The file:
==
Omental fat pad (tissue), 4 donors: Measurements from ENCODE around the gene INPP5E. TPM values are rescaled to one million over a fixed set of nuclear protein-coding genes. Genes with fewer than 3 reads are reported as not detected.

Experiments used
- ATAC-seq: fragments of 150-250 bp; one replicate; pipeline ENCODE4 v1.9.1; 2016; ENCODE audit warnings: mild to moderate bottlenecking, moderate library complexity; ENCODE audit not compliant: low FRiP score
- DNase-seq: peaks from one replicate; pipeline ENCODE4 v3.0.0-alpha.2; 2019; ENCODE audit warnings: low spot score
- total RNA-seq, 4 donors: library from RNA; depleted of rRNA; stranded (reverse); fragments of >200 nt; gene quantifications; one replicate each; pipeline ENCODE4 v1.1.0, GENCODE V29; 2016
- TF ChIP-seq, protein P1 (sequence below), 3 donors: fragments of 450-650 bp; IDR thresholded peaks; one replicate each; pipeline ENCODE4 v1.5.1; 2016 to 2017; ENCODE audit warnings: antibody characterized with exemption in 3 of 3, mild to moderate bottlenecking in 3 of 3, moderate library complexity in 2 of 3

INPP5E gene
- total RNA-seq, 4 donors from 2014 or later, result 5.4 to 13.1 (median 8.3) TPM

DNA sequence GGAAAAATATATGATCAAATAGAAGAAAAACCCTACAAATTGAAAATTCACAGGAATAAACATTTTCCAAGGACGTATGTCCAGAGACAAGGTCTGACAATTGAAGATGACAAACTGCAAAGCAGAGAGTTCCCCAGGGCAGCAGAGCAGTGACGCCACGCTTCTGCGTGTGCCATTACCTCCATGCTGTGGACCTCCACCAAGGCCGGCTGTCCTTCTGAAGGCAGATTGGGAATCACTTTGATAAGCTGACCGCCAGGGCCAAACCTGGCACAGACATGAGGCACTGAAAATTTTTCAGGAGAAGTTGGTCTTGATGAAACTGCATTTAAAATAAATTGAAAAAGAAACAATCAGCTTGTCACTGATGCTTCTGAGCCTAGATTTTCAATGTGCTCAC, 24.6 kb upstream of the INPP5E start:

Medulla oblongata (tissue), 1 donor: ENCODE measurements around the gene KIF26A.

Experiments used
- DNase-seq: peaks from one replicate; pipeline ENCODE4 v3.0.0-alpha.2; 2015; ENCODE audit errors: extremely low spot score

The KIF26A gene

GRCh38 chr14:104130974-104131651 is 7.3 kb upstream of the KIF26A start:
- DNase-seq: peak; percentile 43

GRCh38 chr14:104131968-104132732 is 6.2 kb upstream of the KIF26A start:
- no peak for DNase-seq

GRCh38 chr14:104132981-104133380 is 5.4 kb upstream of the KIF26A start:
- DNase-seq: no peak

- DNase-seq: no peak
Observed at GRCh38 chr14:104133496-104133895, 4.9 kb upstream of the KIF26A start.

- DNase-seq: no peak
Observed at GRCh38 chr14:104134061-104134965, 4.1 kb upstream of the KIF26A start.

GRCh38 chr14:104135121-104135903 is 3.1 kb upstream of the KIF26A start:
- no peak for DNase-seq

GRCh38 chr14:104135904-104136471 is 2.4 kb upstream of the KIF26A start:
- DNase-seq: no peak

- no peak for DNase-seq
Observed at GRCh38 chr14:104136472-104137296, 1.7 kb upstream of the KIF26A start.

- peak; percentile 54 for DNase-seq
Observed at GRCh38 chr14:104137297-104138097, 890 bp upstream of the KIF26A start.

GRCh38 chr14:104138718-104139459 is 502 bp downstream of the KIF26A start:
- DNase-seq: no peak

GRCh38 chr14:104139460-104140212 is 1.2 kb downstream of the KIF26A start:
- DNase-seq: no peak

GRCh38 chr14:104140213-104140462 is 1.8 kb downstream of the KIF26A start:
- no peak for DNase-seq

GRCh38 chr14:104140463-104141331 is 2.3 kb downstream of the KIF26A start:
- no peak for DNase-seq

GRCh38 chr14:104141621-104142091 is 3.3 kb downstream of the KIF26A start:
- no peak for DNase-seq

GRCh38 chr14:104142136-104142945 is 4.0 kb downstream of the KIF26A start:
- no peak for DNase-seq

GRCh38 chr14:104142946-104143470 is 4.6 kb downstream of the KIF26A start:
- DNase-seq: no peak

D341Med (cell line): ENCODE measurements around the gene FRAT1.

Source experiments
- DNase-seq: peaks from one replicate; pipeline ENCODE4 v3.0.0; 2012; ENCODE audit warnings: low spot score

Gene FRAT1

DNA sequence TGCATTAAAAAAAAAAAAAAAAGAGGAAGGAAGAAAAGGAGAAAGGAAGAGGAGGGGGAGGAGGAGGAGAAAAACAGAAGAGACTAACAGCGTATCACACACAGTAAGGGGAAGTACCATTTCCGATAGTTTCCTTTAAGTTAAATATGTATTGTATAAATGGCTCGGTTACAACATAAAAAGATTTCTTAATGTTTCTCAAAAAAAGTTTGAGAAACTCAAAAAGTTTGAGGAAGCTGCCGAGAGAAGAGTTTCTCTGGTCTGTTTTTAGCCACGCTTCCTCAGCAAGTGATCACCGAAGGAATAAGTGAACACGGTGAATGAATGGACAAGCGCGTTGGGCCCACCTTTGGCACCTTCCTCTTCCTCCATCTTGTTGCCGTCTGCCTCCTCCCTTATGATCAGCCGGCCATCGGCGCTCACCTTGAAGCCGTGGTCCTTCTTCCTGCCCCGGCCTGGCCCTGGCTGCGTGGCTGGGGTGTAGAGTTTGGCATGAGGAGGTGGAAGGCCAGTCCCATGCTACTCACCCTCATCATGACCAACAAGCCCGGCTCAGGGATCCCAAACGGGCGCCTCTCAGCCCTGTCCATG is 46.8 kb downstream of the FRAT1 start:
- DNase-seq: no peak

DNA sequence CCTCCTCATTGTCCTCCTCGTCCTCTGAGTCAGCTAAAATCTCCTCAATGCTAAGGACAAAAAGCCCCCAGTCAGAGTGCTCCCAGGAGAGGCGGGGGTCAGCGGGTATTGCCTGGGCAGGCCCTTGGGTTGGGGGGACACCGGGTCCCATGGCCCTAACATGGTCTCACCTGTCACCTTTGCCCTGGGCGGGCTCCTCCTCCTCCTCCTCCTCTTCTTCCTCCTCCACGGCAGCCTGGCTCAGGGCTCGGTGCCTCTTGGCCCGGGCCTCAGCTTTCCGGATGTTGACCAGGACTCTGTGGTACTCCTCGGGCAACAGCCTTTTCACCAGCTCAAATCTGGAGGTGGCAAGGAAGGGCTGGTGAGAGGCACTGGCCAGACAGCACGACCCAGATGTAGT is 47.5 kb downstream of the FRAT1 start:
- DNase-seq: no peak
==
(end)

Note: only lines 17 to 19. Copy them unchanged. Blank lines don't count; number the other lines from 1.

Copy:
- no peak for DNase-seq

GRCh38 chr14:104132981-104133380 is 5.4 kb upstream of the KIF26A start:
- DNase-seq: no peak